Christine Sismondo believes bars deserve more credit for “produc[ing] a particular type of public sphere in colonial America.” She discusses her new book America Walks Into a Bar with The Smithsonian’s Rebecca Dalzell.
If you don’t have any weekend plans, we suggest you spend your time on the British Library’s new Victorian and Romantic section of Discovering Literature. The site features 1,200 literary treasures, including a manuscript of Jane Eyre and 20 short documentaries.
In the 1880s, a group of rural Illinoisans formed a Christian sect that believed that a local woman, Dorinda Beekman, was the new Jesus Christ. When Mrs. Beekman died, a follower of hers claimed that her spirit lived inside him; as the new leader of the sect, he moved his followers into a barn and named it Heaven. At The Paris Review Daily, Dan Visel looks back on this odd chapter of history, as well as the novel it inspired. (Related: Eric Shonkwiler on the literature of the Midwest.)
“A chemist colleague of mine runs a seminar in which art and science are brought together. And one such session was devoted to olfaction. And there was an olfactory physiologist from Columbia and a friend of his, a parfumier. Forgive my French accent. And the parfumier had made something unlike anything ever encountered on earth. And it had a very strong smell which aroused no associations and could not be compared to anything. One realized this was absolute novelty.” The Rumpus interviews Oliver Sacks about his new book, Hallucinations.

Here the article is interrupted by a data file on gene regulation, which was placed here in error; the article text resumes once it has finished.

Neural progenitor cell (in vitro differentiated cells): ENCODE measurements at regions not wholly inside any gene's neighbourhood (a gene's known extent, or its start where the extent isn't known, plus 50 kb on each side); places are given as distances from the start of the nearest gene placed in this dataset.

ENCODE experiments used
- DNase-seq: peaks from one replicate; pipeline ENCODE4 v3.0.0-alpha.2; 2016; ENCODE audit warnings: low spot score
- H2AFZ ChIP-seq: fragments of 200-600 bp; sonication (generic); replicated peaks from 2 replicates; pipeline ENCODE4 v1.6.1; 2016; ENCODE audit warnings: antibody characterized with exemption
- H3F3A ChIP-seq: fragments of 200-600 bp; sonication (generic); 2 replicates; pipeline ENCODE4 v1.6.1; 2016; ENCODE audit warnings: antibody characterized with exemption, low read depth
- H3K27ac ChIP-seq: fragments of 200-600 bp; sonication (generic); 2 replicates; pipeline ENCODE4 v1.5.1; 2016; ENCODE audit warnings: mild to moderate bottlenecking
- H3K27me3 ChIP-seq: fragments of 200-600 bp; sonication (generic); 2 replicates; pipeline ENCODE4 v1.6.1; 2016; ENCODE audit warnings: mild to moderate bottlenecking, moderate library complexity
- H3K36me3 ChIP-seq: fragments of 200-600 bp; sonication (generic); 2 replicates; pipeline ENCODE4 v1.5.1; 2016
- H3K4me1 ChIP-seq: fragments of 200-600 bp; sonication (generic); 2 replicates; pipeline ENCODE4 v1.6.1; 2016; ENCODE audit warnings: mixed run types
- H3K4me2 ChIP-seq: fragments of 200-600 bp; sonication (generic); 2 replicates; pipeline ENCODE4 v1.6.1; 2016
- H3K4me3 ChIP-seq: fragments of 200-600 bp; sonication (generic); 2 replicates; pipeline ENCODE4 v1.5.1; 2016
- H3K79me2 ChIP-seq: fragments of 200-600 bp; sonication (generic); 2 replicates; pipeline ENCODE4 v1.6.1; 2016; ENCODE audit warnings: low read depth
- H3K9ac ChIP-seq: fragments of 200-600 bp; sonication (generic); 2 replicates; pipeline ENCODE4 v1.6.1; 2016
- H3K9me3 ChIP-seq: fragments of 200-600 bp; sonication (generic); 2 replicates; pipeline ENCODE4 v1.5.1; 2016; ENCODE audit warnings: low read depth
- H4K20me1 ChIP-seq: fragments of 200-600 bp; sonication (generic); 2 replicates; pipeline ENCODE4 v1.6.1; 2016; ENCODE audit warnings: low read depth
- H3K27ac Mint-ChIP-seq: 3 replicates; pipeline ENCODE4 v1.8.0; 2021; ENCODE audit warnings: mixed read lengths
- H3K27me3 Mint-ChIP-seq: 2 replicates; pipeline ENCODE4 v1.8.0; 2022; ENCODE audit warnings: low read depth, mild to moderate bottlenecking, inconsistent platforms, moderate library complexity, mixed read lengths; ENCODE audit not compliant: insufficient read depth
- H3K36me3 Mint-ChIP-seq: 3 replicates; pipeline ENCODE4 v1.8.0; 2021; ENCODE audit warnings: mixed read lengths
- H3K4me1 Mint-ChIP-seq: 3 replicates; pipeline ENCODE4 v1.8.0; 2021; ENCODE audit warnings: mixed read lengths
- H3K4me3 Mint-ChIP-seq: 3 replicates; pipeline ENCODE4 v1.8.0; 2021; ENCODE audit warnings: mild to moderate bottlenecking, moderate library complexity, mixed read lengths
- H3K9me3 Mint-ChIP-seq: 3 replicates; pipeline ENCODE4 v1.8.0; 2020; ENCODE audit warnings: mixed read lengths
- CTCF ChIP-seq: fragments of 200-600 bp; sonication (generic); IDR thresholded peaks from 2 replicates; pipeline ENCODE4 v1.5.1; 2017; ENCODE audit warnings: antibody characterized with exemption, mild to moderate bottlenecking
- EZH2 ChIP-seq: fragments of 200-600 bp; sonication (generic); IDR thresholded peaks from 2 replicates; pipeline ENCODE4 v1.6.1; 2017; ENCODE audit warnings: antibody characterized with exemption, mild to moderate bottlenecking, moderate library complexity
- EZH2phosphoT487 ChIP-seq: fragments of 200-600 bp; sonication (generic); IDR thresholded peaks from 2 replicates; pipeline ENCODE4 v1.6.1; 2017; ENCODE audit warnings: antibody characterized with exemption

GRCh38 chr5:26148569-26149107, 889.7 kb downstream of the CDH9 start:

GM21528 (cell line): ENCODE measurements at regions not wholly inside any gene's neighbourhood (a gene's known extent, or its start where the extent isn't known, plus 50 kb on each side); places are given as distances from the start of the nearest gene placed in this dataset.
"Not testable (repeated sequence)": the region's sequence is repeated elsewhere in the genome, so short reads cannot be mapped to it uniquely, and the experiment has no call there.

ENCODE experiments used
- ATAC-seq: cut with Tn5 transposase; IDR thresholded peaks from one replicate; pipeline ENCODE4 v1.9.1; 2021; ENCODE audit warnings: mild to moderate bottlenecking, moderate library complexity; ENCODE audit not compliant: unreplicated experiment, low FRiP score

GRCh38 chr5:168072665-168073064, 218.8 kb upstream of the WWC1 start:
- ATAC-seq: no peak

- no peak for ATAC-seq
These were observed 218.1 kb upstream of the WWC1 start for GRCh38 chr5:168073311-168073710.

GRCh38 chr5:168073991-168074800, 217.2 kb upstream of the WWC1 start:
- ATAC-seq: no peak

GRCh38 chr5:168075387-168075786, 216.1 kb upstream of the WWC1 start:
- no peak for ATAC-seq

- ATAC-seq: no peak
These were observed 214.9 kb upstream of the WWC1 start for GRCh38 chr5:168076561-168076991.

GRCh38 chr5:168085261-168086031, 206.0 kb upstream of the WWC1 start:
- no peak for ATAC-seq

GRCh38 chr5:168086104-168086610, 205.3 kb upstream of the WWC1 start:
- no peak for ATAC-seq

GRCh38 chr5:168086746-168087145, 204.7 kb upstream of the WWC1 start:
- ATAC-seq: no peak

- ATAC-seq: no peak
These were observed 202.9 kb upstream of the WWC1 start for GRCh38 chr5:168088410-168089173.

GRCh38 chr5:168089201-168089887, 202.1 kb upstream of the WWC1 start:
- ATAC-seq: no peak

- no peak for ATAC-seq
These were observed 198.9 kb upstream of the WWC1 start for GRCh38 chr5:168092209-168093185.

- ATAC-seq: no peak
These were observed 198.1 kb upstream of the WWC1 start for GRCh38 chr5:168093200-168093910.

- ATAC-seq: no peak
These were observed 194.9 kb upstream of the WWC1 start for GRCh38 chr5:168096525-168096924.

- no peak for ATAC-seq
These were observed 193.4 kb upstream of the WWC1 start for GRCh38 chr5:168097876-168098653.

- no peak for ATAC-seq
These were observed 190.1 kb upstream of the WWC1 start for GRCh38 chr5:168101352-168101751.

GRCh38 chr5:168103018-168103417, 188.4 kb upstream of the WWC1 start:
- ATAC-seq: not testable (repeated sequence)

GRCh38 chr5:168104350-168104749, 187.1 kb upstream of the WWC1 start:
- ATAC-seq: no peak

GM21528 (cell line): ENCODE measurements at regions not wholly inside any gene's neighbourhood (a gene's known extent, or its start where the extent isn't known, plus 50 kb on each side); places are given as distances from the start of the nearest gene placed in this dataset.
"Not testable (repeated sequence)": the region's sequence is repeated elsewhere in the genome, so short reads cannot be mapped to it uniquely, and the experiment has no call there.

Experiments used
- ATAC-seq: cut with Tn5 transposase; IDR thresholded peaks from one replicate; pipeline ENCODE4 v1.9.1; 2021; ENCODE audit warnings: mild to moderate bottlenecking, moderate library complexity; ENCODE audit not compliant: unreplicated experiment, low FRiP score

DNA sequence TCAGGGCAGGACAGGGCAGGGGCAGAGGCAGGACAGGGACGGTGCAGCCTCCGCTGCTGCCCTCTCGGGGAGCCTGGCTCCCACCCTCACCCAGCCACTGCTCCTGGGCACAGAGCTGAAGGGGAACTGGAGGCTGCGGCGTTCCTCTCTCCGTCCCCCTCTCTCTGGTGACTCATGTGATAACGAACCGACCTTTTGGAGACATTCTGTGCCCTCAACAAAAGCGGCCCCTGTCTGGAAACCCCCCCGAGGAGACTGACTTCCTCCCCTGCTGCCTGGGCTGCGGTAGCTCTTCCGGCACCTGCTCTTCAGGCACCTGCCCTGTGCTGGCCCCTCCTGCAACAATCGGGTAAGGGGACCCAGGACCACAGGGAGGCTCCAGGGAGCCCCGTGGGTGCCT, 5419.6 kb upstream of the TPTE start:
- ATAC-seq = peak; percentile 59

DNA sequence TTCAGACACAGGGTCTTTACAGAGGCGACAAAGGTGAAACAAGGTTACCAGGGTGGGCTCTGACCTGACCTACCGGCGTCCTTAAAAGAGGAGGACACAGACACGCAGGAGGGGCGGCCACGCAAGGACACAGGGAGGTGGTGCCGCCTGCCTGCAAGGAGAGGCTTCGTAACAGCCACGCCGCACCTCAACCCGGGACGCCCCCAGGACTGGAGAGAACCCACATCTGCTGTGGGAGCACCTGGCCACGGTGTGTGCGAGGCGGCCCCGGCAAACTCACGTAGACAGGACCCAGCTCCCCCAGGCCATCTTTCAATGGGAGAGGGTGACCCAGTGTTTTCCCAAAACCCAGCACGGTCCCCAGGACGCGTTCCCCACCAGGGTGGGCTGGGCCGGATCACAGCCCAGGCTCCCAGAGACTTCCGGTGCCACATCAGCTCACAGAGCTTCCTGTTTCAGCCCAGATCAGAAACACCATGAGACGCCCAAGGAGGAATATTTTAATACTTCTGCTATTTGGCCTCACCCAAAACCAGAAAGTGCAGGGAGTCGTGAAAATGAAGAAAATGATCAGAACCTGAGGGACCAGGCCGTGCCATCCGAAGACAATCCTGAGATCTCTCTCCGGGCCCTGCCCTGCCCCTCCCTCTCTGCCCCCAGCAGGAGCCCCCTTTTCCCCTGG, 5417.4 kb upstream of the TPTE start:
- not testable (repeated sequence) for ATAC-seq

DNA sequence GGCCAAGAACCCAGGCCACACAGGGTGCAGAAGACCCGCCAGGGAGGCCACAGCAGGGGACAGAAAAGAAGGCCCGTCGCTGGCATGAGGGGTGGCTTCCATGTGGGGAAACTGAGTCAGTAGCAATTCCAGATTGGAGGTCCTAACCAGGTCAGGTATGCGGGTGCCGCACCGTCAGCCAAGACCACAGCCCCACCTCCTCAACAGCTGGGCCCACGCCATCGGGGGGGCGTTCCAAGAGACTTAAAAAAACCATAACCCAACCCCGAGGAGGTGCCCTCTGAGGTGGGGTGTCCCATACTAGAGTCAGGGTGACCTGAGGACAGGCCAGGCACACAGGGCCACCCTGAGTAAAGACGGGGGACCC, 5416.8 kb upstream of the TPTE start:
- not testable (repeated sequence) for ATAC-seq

Originally, the film 2001: A Space Odyssey included more narration by co-writer Arthur C. Clarke, whose short story “The Sentinel” was the basis for Stanley Kubrick’s script. At the last minute, Kubrick decided to cut them out, which led to Clarke leaving the US premiere halfway through. In a piece for The New Statesman an old friend of Clarke’s explores his side of the story. You could also read Ted Gioia on a weirdly predictive ’60s sci-fi novel.
Are these two statistics linked? According to a Pew Internet Libraries study, 30% of those “who read e-content say they now spend more time reading,” and according to studies cited on CreativePro, people can read printed text read “25% faster than on-screen text.”